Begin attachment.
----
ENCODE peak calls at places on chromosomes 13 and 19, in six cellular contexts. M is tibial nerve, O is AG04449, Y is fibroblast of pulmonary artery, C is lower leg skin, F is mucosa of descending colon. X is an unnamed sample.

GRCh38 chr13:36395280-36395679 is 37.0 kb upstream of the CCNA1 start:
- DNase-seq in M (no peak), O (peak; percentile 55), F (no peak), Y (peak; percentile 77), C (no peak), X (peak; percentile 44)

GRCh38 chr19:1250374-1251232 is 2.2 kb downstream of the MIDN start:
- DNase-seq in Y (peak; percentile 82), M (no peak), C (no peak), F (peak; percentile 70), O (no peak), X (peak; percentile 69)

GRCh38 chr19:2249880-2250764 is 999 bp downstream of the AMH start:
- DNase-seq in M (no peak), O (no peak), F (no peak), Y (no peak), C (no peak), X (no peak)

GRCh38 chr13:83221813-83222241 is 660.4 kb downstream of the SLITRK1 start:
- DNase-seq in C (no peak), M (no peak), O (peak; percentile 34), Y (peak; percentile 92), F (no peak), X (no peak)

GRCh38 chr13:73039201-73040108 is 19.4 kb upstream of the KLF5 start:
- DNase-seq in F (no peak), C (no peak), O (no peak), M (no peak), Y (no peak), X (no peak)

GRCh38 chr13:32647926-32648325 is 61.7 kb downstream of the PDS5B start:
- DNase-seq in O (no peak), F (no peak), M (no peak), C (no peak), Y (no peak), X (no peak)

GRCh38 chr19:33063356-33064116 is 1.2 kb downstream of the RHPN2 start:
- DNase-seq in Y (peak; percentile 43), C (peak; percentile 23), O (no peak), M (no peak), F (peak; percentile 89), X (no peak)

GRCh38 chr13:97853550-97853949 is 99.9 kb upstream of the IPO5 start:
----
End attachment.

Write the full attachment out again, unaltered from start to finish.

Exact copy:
ENCODE peak calls at places on chromosomes 13 and 19, in six cellular contexts. M is tibial nerve, O is AG04449, Y is fibroblast of pulmonary artery, C is lower leg skin, F is mucosa of descending colon. X is an unnamed sample.

GRCh38 chr13:36395280-36395679 is 37.0 kb upstream of the CCNA1 start:
- DNase-seq in M (no peak), O (peak; percentile 55), F (no peak), Y (peak; percentile 77), C (no peak), X (peak; percentile 44)

GRCh38 chr19:1250374-1251232 is 2.2 kb downstream of the MIDN start:
- DNase-seq in Y (peak; percentile 82), M (no peak), C (no peak), F (peak; percentile 70), O (no peak), X (peak; percentile 69)

GRCh38 chr19:2249880-2250764 is 999 bp downstream of the AMH start:
- DNase-seq in M (no peak), O (no peak), F (no peak), Y (no peak), C (no peak), X (no peak)

GRCh38 chr13:83221813-83222241 is 660.4 kb downstream of the SLITRK1 start:
- DNase-seq in C (no peak), M (no peak), O (peak; percentile 34), Y (peak; percentile 92), F (no peak), X (no peak)

GRCh38 chr13:73039201-73040108 is 19.4 kb upstream of the KLF5 start:
- DNase-seq in F (no peak), C (no peak), O (no peak), M (no peak), Y (no peak), X (no peak)

GRCh38 chr13:32647926-32648325 is 61.7 kb downstream of the PDS5B start:
- DNase-seq in O (no peak), F (no peak), M (no peak), C (no peak), Y (no peak), X (no peak)

GRCh38 chr19:33063356-33064116 is 1.2 kb downstream of the RHPN2 start:
- DNase-seq in Y (peak; percentile 43), C (peak; percentile 23), O (no peak), M (no peak), F (peak; percentile 89), X (no peak)

GRCh38 chr13:97853550-97853949 is 99.9 kb upstream of the IPO5 start: